- The SC has also stated that the grounds of restrictions on free speech must be inspected thoroughly. Vague and overbroad grounds are unconstitutional.
What can be the potential outcomes of the suggestion given by MHA?
The orders by MHA will give the police unrestricted freedom to detain and prosecute individuals for raising questions about government actions. For instance, some state governments used state regulations under the Epidemic Diseases Act, 1897 and DMA to criminalise fake news and unnecessary information during the lockdown.
There were many examples in the past about its potential outcomes. They are
- First, the CPA (Criminal Justice and Police Accountability) Project’s study found that many FIRs had been registered across Madhya Pradesh for spreading rumours about COVID-19. In one instance, FIR registered against an individual who declared support for Tablighi Jamaat on WhatsApp.
- Second, Rights and Risks Analysis Group (RRAG) report has documented 55 cases of targeting the journalists during the lockdown. State governments have prosecuted people for reporting on the mishandling of the pandemic, corruption, and the lack of state support for migrant workers.
What should the government have done instead?
Public trust in the government during a crisis depends upon transparency and not on criminal prosecution. So the government should avoid use of laws to suppress the critics.
- The democratic government needs to be effectively transparent and accountable.
- The government can involve in scientific responses to valid criticism and unscientific misconceptions. This will build strong public opinion and support for the government.
The government violates the principle of informed consent. There is also a failure to communicate necessary information to the public which is important for healthcare. The government needs to work on it.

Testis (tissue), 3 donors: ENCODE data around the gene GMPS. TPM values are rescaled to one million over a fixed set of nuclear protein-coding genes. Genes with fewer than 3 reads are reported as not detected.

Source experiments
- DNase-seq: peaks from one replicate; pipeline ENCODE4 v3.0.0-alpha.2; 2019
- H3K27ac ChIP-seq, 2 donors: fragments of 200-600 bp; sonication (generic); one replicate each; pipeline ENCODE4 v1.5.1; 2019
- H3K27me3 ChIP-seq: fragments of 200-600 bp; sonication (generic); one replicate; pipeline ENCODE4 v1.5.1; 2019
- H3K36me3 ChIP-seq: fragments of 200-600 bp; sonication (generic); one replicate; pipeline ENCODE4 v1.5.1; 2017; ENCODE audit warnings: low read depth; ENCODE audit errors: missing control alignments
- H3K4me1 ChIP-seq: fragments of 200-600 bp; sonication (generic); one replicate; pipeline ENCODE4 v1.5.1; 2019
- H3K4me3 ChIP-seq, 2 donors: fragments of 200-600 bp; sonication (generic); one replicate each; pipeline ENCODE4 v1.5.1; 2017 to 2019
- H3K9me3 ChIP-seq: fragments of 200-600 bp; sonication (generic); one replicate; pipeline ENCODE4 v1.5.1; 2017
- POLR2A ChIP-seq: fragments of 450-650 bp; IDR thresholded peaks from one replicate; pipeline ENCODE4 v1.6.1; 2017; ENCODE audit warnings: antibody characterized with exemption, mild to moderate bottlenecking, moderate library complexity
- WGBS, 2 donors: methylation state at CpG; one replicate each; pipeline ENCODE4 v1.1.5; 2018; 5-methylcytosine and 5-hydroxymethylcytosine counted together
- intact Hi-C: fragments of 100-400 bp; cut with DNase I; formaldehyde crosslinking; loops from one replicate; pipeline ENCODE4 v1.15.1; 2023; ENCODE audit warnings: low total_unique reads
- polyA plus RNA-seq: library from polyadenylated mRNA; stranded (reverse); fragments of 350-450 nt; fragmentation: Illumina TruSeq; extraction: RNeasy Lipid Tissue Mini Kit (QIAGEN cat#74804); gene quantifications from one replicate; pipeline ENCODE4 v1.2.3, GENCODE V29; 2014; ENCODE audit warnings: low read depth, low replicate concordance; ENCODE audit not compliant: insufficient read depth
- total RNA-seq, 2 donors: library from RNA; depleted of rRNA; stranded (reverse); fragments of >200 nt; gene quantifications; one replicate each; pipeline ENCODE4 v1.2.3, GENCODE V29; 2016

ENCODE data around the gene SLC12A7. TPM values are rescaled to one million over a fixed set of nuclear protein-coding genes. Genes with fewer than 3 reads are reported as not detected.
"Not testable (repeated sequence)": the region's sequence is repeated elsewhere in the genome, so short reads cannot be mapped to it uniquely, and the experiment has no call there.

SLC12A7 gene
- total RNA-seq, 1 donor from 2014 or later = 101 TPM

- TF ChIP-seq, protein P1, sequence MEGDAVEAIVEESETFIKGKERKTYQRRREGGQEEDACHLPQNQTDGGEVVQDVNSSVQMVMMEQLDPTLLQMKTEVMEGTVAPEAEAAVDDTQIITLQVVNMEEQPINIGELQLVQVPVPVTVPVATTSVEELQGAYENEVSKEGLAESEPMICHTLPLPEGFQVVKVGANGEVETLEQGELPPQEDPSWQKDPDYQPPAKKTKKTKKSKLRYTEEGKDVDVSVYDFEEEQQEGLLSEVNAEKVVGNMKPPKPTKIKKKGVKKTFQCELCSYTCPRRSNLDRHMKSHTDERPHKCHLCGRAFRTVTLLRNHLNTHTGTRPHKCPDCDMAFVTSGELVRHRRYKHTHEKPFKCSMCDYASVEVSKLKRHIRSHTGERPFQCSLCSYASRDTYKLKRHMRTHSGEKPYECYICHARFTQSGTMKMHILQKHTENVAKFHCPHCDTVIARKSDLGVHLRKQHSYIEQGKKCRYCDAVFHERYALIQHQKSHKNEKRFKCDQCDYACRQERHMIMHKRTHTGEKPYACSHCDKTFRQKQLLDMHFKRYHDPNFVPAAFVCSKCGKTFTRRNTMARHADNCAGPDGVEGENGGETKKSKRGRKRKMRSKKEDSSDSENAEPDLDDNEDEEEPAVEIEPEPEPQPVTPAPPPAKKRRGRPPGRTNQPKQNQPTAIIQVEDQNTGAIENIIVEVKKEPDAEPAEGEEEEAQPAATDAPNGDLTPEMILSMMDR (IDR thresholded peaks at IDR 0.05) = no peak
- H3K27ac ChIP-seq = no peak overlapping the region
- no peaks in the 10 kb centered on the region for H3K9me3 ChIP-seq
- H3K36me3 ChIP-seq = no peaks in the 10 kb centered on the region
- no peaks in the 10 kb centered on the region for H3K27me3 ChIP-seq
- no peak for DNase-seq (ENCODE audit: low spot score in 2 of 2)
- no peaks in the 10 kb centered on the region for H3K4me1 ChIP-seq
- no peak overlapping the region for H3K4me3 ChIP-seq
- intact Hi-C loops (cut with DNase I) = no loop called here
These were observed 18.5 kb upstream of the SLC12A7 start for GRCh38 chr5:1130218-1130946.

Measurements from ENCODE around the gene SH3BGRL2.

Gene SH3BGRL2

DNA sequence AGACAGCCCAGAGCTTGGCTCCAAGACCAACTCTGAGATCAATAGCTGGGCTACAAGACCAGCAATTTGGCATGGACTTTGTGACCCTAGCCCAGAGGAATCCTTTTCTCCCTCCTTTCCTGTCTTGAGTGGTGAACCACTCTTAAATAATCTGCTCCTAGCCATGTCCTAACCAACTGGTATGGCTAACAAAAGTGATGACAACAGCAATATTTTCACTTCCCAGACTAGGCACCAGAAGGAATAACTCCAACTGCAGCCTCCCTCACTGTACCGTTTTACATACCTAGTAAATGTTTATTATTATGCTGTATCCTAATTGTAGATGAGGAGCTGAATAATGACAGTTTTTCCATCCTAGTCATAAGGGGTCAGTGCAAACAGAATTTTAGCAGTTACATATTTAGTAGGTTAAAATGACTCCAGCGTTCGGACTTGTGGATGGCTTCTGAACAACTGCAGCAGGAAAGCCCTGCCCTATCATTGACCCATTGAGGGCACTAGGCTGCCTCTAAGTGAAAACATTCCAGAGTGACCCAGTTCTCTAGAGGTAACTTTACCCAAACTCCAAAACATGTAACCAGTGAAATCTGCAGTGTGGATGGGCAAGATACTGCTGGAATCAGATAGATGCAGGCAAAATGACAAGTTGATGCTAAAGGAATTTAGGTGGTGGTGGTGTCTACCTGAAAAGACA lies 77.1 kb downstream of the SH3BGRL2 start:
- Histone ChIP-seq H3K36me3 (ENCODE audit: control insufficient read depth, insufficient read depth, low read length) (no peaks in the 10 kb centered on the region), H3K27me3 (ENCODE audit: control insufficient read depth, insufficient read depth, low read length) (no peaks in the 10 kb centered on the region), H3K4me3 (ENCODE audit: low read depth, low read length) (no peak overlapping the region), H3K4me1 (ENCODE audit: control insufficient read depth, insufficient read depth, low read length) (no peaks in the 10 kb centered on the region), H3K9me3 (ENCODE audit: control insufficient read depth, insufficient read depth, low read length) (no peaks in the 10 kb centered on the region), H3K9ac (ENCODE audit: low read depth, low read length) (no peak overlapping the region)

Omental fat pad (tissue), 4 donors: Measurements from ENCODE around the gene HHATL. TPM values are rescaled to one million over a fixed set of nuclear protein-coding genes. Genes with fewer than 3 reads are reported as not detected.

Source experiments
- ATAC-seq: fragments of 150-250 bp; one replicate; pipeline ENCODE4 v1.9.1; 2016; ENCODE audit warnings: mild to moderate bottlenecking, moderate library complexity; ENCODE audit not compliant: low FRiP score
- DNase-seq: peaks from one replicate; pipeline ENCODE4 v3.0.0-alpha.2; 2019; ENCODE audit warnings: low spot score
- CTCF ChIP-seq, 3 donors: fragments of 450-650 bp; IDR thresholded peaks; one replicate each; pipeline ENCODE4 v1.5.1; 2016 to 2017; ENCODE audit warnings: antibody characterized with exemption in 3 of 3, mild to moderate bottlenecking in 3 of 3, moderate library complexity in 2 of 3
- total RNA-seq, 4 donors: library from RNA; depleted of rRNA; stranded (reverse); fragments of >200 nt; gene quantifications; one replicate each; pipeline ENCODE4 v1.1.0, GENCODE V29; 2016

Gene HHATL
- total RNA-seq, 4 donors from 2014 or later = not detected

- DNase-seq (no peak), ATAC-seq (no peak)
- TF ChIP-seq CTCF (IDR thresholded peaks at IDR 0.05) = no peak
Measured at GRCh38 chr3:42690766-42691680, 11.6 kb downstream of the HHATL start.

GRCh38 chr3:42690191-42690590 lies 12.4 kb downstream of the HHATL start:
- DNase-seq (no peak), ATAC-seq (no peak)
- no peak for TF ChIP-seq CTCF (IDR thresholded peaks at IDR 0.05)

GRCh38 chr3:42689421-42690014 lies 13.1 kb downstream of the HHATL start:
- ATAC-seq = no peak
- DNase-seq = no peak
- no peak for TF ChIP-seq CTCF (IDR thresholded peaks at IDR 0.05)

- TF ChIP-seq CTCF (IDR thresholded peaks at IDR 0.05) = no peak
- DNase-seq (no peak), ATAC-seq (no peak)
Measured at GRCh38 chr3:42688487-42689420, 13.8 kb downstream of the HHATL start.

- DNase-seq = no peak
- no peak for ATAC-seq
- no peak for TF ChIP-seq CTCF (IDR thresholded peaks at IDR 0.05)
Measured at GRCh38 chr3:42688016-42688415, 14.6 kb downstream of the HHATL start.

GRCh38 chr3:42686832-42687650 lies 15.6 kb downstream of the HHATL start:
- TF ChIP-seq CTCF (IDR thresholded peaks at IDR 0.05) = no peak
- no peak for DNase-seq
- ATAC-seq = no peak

Source: Click here
Syllabus: GS -3
Synopsis: FSSAI has released new directions for Trans fat elimination. What would be its possible benefits?
India is going to join a select group of countries by limiting industrial trans fat to 2% by mass of the total oils/fats present in the product in 2022. India would be achieving the WHO target a year in advance.
- The trans fat content limit was reduced to 5% from 10% in 2016. The Food Safety and Standards Authority of India (FSSAI) limited it to 3% by 2021.
- 32 countries already have some form of mandatory limits on trans fat according to a 2020 report of WHO.
- The main aim is to restrict the use of industrially produced trans-fat for increasing the shelf life of products at less cost. However, trans-fats are also present naturally in red meat and dairy products.
What is the reason behind reducing trans fat content in oils?
The government’s notification applies to edible oils and fats, that are used as ingredients. It also applies to emulsions such as margarine.
- First, Targetting these specific ingredients only will reduce the trans fat content to 2% in all food items. These are major sources of industrial trans fat.
- Second, edible oils and fats are the major sources of industrial trans fat. Repeated heating at a high temperature can increase the trans fat content even when the oil contains less than 2% trans fat.
- Third, the trans fat content in food can negatively change the lipoprotein cholesterol profile. It increases the level of bad cholesterol (LDL) and decreases the level of HDL or good cholesterol. It results in an increased risk of cardiovascular diseases.
The way forward
- The benefits of reducing trans fat can be seen in Denmark. It saw a reduction of about 14 deaths related to cardiovascular diseases per 1,00,000 population three years after the Trans-Fat cap.
- Large food companies are already committed to eliminate industrially-produced trans fat from all their products by 2023. For them, matching the FSSAI standard is a matter of concern. Large companies should aim to achieve this.